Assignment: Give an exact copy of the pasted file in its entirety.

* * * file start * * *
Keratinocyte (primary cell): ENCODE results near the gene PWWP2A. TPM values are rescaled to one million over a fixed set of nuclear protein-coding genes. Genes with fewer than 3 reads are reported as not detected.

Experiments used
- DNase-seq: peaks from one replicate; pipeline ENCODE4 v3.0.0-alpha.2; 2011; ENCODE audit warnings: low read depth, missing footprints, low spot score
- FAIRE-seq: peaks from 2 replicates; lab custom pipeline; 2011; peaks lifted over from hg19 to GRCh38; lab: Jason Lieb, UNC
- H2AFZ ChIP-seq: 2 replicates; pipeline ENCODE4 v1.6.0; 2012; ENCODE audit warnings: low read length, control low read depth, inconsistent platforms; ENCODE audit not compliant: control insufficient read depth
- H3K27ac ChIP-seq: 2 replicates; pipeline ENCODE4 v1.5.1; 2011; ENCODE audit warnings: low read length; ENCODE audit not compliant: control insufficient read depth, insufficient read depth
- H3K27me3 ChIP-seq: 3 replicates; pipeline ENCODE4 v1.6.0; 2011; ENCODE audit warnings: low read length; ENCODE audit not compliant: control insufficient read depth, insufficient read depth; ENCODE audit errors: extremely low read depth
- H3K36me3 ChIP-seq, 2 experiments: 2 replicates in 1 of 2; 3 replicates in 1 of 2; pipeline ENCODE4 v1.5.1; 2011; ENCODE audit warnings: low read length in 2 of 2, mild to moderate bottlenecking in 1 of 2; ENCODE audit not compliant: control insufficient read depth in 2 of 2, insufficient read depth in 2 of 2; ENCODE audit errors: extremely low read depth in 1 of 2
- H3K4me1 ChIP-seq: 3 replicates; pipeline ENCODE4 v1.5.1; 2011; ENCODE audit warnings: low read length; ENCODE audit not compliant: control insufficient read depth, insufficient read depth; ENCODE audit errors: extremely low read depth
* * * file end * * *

Keratinocyte (primary cell): ENCODE results near the gene PWWP2A. TPM values are rescaled to one million over a fixed set of nuclear protein-coding genes. Genes with fewer than 3 reads are reported as not detected.

Experiments used
- DNase-seq: peaks from one replicate; pipeline ENCODE4 v3.0.0-alpha.2; 2011; ENCODE audit warnings: low read depth, missing footprints, low spot score
- FAIRE-seq: peaks from 2 replicates; lab custom pipeline; 2011; peaks lifted over from hg19 to GRCh38; lab: Jason Lieb, UNC
- H2AFZ ChIP-seq: 2 replicates; pipeline ENCODE4 v1.6.0; 2012; ENCODE audit warnings: low read length, control low read depth, inconsistent platforms; ENCODE audit not compliant: control insufficient read depth
- H3K27ac ChIP-seq: 2 replicates; pipeline ENCODE4 v1.5.1; 2011; ENCODE audit warnings: low read length; ENCODE audit not compliant: control insufficient read depth, insufficient read depth
- H3K27me3 ChIP-seq: 3 replicates; pipeline ENCODE4 v1.6.0; 2011; ENCODE audit warnings: low read length; ENCODE audit not compliant: control insufficient read depth, insufficient read depth; ENCODE audit errors: extremely low read depth
- H3K36me3 ChIP-seq, 2 experiments: 2 replicates in 1 of 2; 3 replicates in 1 of 2; pipeline ENCODE4 v1.5.1; 2011; ENCODE audit warnings: low read length in 2 of 2, mild to moderate bottlenecking in 1 of 2; ENCODE audit not compliant: control insufficient read depth in 2 of 2, insufficient read depth in 2 of 2; ENCODE audit errors: extremely low read depth in 1 of 2
- H3K4me1 ChIP-seq: 3 replicates; pipeline ENCODE4 v1.5.1; 2011; ENCODE audit warnings: low read length; ENCODE audit not compliant: control insufficient read depth, insufficient read depth; ENCODE audit errors: extremely low read depth